Emerald Web

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Emerald Web was an American musical duo, made up of the husband-wife team of Bob Stohl and Kat Epple.[1] Founded in 1978 and active through the 1980s, the Florida-based Stohl and Epple composed and recorded music in the New Age and electronica genres. In addition to recording their music and performing in concert, Emerald Web composed many television soundtracks, including National Geographic, PBS Nova, CNN, Apple Computers, NASA and Carl Sagan's documentary films, winning several Emmy Awards. They also composed music for a wide range of other applications, from films to planetarium shows. They received a Grammy nomination in 1986 for their album Catspaw.[2]

They were known for innovative synthesizer orchestration and created a unique blend of "electronic space music" and acoustic instruments. Both Epple and Stohl were also flautists; their flute-dominated music achieved a distinctive sound among New Age artists. Stohl was also noted for his musicianship on the Lyricon, a woodwind/synthesizer hybrid.

The partnership ended with Stohl's accidental death by drowning in March 1990, at the age of 35.[3] Epple has continued to compose and record under her own name, as a solo artist and with the ensemble White Crow (1997). She also played flute on Devin Townsend's record Ghost.[4] On her own and as part of Emerald Web, Epple has won eight Emmys and ten Addy Awards for work in composing music for television.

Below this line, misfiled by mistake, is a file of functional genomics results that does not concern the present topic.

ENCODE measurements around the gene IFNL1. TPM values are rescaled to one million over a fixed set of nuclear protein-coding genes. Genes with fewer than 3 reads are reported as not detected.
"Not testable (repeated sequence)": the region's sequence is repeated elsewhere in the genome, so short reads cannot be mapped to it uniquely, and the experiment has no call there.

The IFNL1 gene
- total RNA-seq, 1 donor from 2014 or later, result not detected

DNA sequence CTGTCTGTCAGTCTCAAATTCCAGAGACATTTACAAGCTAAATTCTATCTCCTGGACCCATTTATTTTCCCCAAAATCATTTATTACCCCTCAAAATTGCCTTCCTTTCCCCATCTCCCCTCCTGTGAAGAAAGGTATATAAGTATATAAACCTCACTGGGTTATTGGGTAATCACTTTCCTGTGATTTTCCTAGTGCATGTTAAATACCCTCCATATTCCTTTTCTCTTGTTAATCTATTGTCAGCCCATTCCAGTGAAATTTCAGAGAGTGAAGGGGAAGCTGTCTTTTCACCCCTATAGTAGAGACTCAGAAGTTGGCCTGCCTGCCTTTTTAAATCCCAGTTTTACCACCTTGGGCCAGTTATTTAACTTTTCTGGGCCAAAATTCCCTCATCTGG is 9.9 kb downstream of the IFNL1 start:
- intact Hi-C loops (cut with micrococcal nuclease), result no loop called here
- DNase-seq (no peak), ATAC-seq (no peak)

Discography, CDs[edit]

  • 1979 - Dragon Wings and Wizard Tales
  • 1980 - Whispered Visions
  • 1980 - Sound Trek
  • 1981 - Valley of the Birds
  • 1982 - Aqua Regia
  • 1983 - Love Unfolding, with Jay Scott Neale
  • 1983 - Nocturne
  • 1984 - Lights of the Ivory Plains
  • 1986 - Traces of Time
  • 1986 - Catspaw
  • 1988 - Dreamspun
  • 1990 - Manatee Dreams of Neptune
  • 2013 - "Sanctus Spiritus"
  • 2013 - "Garden of Mirrors"
  • 2013 - "The Stargate Tapes"
  • 2014 - "Whispered Visions"

See also[edit]


  1. ^ "Emerald Web | Biography & History". AllMusic. Retrieved 2019-01-29.
  2. ^ "Emerald Web". Discogs. Retrieved 2019-01-29.
  3. ^ "15 Mar 1990, Page 21 - News-Press at Newspapers.com". Newspapers.com. Retrieved 2019-01-29.
  4. ^ "Kat Epple | Credits". AllMusic. Retrieved 2019-01-29.

External links[edit]